Everything about BROCKHAMPTON is unconventional. During 2017, the band released three feature-length albums over the course of six months, entitled the Saturation trilogy; each of which received high critical acclaim, with Saturation III peaking at 15 in the US charts. The collective of around 15 members produce everything themselves; creating their albums, music videos and merchandise all at their shared home in Los Angeles.
The group quickly developed an enthusiastic fan-base attracted to both the music and it’s content. BROCKHAMPTON discuss topics often ignored in popular culture, let alone in rap music, such as: sexuality, mental health, rape culture and addiction, amongst others. Despite the nature of some of these topics, BROCKHAMPTON’s music is full of energy and isn’t as hard-hitting as one might expect, with songs such as STAR, during which members of the group interpolate countless popular culture references over the course of the three minute track.
On February 5th 2018, I arrived at the House of Blues venue in Boston an hour and a half before doors opened to BROCKHAMPTON’s sold out show. Around a hundred or so people were already lined up, despite the bitterly cold temperatures of 20 degrees. Some fans were dressed in orange jumpsuits, with blue face paint – mimicking the costume often worn by the boy band in their music videos and live performances. The audience consisted of all genders, primarily teenagers and those in their twenties.
Once inside the 2500 capacity venue, without any opening act, group member, Ameer Vann walked onto stage alone and slowly got changed into an orange jumpsuit. Within moments the other 6 primary members of the group ran onto stage in matching outfits, with the booming single BOOGIE opening the set. The boy band stormed through fifteen songs in quick succession. Each rapper was constantly jumping around the stage, dancing, interacting with the audience or providing backing vocals/ad-libs for the other members of the group – the energy and atmosphere was unlike any concert I’ve been to.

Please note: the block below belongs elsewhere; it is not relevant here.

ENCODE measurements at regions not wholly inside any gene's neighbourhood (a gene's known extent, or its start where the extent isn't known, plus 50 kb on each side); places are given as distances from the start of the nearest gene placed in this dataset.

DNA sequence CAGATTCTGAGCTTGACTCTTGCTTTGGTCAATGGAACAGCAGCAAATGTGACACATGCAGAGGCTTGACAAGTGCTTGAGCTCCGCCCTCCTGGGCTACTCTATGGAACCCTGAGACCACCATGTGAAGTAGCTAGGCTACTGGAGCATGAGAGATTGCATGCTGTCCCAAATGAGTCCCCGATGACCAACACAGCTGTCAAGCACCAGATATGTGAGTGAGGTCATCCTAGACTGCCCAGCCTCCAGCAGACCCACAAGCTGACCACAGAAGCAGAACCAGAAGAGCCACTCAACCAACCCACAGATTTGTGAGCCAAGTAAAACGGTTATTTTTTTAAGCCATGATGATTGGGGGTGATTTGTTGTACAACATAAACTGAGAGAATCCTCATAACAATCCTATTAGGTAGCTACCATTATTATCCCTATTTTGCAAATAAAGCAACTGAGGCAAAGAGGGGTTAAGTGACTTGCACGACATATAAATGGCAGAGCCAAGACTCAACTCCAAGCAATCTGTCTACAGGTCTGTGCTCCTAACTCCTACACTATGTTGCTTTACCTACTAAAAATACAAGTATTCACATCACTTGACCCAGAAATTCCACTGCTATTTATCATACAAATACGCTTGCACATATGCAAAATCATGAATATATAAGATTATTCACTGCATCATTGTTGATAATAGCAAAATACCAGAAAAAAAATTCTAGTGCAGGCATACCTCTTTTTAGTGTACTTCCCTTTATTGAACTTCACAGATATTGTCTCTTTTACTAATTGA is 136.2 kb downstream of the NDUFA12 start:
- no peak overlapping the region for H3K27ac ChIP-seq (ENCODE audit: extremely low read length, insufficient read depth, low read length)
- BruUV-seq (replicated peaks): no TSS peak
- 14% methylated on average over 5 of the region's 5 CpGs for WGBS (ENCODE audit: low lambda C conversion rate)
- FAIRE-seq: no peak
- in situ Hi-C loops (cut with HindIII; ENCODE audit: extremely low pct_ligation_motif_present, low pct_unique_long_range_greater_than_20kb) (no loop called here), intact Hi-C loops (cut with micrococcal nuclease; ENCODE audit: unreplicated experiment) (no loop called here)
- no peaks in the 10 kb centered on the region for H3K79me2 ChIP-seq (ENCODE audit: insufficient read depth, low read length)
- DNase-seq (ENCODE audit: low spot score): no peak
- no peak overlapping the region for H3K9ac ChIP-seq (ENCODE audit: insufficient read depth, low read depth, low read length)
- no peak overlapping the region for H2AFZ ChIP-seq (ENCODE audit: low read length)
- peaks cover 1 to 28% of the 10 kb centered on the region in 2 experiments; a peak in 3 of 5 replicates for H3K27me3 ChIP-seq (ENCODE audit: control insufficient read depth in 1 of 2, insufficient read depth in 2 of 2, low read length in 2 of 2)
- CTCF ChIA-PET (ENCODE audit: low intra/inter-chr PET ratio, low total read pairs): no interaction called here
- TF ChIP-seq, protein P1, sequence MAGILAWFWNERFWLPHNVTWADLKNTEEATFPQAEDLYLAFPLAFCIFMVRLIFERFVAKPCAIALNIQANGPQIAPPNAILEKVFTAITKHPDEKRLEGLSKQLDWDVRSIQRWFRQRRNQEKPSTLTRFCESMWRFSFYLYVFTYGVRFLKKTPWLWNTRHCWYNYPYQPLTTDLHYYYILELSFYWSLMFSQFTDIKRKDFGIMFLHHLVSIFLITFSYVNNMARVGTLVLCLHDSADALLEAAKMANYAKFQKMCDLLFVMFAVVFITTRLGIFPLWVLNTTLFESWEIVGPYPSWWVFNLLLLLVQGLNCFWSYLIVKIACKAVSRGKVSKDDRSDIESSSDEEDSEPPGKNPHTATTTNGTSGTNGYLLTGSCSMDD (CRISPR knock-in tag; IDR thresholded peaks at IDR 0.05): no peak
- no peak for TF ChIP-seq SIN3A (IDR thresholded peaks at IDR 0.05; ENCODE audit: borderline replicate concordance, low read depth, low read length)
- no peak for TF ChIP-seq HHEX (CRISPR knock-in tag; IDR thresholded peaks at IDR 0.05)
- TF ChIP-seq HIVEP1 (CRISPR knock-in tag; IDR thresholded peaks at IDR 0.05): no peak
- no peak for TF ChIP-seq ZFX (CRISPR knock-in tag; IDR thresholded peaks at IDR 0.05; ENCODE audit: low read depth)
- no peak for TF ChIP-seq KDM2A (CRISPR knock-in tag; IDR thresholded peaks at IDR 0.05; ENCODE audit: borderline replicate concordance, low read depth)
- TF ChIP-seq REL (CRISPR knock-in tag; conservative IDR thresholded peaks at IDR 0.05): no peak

One unusual aspect of BROCKHAMPTON is that, despite being a rap group, “bearface”, one of the central members, just sings- only contributing to 5 songs over the entirety of the Saturation trilogy. After an hour and half of the main rap-heavy set, all other members left the stage, leaving only ‘bearface’. Prior to this, he’d just sitting on stage with a guitar, watching the previous set. He performed the slow-paced, emotional BROCKHAMPTON tracks SUMMER and TEAM, leaving the crowd, who had been crazily moshing before, swaying from side to side with lighters raised in the air.
After the short solo set, the other members returned for an encore, which included performing their hit song, STAR, five times consecutively – each time requesting a larger mosh pit, bringing members of their crew (such as their sound engineers or videographers) on stage before finally inviting thirty or so jump-suited, blue-faced loyal fans up- it was madness.
The 2018 national tour is entitled Love Your Parents Tour – A Live Experience By BROCKHAMPTON. I can’t think of a more fitting description of the concert than it being ‘a live experience.’ The music of BROCKHAMPTON is unique, energetic and emotional. I would highly recommend giving BROCKHAMPTON’s Saturation trilogy a listen, and seizing the opportunity to see them live when they return to Massachusetts for May’s Boston Calling festival.